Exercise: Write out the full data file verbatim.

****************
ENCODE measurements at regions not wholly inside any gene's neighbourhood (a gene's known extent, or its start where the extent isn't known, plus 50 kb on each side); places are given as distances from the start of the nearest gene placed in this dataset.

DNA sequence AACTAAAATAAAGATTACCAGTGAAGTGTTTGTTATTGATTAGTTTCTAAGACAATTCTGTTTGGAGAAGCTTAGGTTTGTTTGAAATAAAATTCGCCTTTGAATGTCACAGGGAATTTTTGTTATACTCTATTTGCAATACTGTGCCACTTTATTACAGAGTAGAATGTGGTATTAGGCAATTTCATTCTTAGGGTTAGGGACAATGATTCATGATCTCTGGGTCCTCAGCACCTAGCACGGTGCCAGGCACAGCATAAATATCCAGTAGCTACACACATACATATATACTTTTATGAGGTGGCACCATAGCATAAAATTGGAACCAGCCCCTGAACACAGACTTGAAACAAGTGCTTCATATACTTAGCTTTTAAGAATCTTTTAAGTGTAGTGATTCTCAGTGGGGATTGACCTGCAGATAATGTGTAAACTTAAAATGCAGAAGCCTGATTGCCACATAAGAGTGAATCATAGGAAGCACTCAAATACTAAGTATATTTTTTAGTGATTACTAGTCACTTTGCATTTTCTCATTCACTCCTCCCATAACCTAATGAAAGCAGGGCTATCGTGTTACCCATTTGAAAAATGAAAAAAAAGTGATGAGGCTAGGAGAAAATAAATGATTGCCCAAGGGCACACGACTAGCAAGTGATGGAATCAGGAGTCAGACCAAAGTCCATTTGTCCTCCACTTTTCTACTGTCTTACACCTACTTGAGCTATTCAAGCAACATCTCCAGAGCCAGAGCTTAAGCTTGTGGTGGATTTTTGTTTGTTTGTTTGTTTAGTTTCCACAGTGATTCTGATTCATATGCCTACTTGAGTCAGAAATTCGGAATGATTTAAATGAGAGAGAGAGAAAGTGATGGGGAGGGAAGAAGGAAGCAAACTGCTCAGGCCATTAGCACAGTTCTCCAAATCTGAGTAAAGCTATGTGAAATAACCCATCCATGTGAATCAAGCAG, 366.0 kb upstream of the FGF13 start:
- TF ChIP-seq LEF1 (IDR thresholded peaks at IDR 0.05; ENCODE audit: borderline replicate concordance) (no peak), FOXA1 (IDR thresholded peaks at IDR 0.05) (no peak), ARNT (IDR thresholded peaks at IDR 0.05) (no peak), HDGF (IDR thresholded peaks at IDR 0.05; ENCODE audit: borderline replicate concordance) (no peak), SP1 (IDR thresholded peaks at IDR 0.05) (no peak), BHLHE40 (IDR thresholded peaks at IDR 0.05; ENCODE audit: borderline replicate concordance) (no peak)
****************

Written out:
ENCODE measurements at regions not wholly inside any gene's neighbourhood (a gene's known extent, or its start where the extent isn't known, plus 50 kb on each side); places are given as distances from the start of the nearest gene placed in this dataset.

DNA sequence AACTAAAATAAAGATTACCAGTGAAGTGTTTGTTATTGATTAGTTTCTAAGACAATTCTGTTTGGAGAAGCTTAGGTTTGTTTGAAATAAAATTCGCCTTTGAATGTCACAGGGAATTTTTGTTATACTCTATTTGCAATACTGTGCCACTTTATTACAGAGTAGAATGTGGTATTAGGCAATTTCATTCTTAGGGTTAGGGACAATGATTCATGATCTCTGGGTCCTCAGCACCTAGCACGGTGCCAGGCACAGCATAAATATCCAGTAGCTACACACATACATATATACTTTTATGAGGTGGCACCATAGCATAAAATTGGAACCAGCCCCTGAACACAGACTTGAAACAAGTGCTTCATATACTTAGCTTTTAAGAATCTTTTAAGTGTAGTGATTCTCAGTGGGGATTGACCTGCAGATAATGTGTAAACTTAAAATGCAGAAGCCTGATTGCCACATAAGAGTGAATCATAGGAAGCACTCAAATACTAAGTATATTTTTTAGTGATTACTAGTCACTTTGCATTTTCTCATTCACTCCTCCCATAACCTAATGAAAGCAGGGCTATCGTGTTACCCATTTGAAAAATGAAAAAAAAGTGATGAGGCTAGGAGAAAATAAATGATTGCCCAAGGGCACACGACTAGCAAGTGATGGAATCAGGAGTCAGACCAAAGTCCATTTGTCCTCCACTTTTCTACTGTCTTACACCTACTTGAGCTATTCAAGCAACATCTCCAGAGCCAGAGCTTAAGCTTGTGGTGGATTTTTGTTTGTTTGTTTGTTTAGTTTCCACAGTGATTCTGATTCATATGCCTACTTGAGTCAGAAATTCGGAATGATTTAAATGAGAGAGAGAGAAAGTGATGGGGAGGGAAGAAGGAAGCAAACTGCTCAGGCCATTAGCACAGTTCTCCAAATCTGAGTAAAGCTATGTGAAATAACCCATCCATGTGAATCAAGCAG, 366.0 kb upstream of the FGF13 start:
- TF ChIP-seq LEF1 (IDR thresholded peaks at IDR 0.05; ENCODE audit: borderline replicate concordance) (no peak), FOXA1 (IDR thresholded peaks at IDR 0.05) (no peak), ARNT (IDR thresholded peaks at IDR 0.05) (no peak), HDGF (IDR thresholded peaks at IDR 0.05; ENCODE audit: borderline replicate concordance) (no peak), SP1 (IDR thresholded peaks at IDR 0.05) (no peak), BHLHE40 (IDR thresholded peaks at IDR 0.05; ENCODE audit: borderline replicate concordance) (no peak)